We hate to be the purveyor of bad news, but if you’re using Bluetooth with your digital devices – and you know you are – you could be vulnerable to security risks.
That means anyone with a Ring video doorbell, smart lighting setup, AirDrop on an iPhone, portable speaker, headset and on and on it goes.
The odds of it hitting you are remote. But just like doing sensitive things on a public Wi-Fi network, being aware of the risks might not be a bad way to go.
“Bluetooth is something that can be hacked. It’s fairly easy and we should be aware of it,” says Matt Lourens, a security engineering manager with Checkpoint software.
Bluetooth, like Wi-Fi, is a communications protocol for sending information from devices.
“When it comes to sharing potentially sensitive data with someone else, Bluetooth isn’t the best technology that truly guarantees a safe and secure exchange,” notes Jovi Umawing, a researcher with Malwarebytes Labs. “You’re better off using other more secure methods of sharing data.”
For most of us, we’ll continue our lives getting updates from Ring about who’s at the door, check our daily steps on our phone and pair Amazon and Google speakers with our phones and use our phone to get in our homes and cars as part of our daily Bluetooth routine.
In an age when phone manufacturers are ditching the headphone jack, many of us turn to wireless Bluetooth headphones to continue listening to music. So that’s probably not of concern to hackers, says Umawing.
“But you might want to think about your IoT devices, mobile phones, and smart jewelry,” he adds, referring to the “internet of things,” or the network of smart devices that interact with one another.
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Mashable noted this week that, at the DEF CON security conference, researchers demonstrated how Bluetooth could be used to get into a digital speaker. From there, the hacker could take over the speaker and boost the volume to unbearable levels.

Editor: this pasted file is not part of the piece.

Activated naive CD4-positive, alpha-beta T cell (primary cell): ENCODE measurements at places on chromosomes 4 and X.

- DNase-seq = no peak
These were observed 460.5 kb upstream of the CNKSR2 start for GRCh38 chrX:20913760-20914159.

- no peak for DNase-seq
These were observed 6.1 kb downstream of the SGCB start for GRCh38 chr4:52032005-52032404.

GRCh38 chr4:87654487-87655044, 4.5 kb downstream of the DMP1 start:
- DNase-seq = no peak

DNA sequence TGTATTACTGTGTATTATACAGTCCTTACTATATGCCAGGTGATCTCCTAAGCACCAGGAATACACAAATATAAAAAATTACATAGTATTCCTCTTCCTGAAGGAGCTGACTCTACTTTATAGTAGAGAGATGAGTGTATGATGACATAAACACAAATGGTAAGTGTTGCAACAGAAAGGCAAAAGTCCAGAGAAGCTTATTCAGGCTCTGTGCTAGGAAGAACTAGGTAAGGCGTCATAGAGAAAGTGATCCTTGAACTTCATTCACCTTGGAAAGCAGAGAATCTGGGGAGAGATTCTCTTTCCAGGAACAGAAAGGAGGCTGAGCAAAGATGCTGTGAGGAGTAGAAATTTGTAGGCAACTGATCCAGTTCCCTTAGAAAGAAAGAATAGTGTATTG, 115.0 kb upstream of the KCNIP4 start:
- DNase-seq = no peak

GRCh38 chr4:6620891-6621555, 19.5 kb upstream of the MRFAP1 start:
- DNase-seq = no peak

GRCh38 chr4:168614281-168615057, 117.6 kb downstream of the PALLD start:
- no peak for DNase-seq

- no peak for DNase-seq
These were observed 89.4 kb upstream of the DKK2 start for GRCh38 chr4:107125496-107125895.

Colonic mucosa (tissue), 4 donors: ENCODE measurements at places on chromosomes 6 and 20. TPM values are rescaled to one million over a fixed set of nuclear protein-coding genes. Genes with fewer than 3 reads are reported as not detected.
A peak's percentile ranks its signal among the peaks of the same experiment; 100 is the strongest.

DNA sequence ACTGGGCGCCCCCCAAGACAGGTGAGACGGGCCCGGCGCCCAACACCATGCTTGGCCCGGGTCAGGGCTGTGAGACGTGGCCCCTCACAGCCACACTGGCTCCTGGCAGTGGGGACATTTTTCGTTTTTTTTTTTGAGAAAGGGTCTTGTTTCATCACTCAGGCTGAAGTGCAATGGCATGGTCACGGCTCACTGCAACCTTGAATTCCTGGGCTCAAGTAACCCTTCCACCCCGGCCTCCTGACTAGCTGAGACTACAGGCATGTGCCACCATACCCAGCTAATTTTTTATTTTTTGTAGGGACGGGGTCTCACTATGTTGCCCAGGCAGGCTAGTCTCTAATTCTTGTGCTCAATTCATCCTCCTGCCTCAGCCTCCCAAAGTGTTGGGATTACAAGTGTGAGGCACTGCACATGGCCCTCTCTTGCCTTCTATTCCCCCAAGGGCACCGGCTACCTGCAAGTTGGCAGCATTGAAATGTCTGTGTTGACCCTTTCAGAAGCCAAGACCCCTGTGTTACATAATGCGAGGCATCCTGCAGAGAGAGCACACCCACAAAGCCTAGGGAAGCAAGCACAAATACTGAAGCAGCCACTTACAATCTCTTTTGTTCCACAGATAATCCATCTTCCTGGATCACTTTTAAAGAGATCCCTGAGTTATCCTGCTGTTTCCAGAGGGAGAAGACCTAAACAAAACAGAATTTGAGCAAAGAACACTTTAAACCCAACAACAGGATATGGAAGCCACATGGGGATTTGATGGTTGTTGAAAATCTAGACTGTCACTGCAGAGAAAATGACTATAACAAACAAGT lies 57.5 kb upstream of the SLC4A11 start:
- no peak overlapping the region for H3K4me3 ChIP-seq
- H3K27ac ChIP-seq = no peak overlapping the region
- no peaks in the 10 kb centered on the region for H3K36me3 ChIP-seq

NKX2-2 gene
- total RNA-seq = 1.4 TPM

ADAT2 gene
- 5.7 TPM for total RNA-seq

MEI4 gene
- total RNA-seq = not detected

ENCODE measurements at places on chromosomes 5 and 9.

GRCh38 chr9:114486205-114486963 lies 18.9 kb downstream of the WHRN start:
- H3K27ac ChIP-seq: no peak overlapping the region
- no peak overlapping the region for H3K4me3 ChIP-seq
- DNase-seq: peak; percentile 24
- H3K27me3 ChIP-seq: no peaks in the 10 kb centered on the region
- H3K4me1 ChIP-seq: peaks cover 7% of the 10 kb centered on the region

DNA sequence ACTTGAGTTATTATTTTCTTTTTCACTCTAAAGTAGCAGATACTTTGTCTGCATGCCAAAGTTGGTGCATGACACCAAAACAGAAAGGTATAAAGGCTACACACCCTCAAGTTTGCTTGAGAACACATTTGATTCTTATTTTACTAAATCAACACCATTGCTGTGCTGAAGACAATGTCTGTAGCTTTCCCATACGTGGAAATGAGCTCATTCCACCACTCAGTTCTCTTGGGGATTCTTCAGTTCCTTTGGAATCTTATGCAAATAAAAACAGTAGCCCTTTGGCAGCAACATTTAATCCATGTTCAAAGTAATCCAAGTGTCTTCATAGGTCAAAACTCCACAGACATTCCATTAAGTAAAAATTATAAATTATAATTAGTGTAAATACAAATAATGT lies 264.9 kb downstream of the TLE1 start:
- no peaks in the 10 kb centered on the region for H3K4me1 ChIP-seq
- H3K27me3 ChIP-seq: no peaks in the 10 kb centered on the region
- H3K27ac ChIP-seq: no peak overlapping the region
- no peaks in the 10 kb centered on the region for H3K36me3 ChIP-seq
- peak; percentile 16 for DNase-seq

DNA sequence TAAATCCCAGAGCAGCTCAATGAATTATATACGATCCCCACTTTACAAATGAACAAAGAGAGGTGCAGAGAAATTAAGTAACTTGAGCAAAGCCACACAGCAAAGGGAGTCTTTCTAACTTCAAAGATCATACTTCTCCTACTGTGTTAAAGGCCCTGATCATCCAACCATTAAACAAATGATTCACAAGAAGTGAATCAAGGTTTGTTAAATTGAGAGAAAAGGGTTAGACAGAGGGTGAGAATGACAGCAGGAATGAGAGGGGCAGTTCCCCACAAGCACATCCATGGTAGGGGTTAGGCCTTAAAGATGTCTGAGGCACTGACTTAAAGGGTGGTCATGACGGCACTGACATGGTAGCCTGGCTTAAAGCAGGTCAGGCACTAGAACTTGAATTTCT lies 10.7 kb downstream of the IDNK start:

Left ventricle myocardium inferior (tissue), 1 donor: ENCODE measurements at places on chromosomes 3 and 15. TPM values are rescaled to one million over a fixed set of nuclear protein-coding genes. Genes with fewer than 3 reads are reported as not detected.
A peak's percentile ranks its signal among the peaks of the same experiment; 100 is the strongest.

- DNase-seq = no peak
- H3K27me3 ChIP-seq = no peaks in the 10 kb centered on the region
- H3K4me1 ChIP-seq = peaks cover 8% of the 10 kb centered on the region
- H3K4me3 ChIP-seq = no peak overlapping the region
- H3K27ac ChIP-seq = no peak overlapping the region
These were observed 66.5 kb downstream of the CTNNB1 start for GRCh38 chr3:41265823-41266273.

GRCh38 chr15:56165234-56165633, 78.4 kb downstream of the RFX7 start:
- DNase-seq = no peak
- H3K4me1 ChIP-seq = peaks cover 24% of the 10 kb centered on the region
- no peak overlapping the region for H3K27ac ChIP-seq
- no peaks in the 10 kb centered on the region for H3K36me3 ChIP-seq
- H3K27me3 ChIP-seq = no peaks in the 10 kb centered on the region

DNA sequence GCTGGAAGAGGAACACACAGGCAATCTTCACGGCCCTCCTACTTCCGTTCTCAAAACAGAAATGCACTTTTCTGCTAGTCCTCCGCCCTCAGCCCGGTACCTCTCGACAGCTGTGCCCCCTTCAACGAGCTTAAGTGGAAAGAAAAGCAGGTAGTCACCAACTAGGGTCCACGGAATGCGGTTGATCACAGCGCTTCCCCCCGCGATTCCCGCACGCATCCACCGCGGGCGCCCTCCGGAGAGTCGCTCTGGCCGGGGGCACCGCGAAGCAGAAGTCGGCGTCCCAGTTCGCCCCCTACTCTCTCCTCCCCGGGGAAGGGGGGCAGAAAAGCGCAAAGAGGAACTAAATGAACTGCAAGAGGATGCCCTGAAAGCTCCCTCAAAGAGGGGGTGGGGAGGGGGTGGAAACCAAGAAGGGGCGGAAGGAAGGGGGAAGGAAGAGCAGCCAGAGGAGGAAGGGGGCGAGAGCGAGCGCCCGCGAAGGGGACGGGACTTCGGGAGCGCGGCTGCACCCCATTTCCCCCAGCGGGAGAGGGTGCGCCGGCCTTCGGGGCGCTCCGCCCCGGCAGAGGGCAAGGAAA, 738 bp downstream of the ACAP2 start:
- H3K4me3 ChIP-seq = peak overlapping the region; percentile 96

The odds of your iPhone being taken over when using the Bluetooth AirDrop feature to share photos from phone to phone are pretty remote. But it could happen.
Security researchers noted on the Hexway blog that if Bluetooth is on, information about your battery, device name, Wi-Fi status mobile phone number is available for hacking. And it demonstrated just how hackers could intercept your photos during an AirDrop share.
“AirDrop seems to be less anonymous than we thought,” noted the blog.
Jody Fisher, who works in public relations, says he leaves his Bluetooth on all the time but has disabled his AirDrop on the iPhone.
“A year ago, I was on a ferry coming back from vacation and had a weird photo (a meme style image) pop up on my phone via Airdrop from a source I didn’t recognize,” he says. “I checked my settings, and it was open to anyone. I immediately shut it off and have left it off ever since. I turn it on to receive from people only when they are standing right in front of me.”
Dan Gillmor, a longtime journalist and professor at Arizona State University, says he routinely leaves Bluetooth off for security concerns. “I only use it when I have a specific reason.”
As a precaution, Umawing recommends updating your devices with the latest security updates.
And Lourens says to use common sense. Bluetooth can be hacked, but the hacker needs to be nearby. So in the home, you’re probably in good shape. Unless you are specifically being targeted.
When it comes to the airport and other public places where you’re surrounded by many people, “I’d turn it off,” says Lourens.
Another concern: shopping. Many retailers have Bluetooth beacons placed in-store to watch over you and track your location and shopping habits. Turning off Bluetooth before you enter will save your battery and keep prying eyes away from your device.
“If you really want to be safe, turn off the internet, stop using your cell phone, don’t drive anymore….you get what I’m saying?” says Lourens. “You will always have a level of risk. Just be aware of it and change your behavior.”
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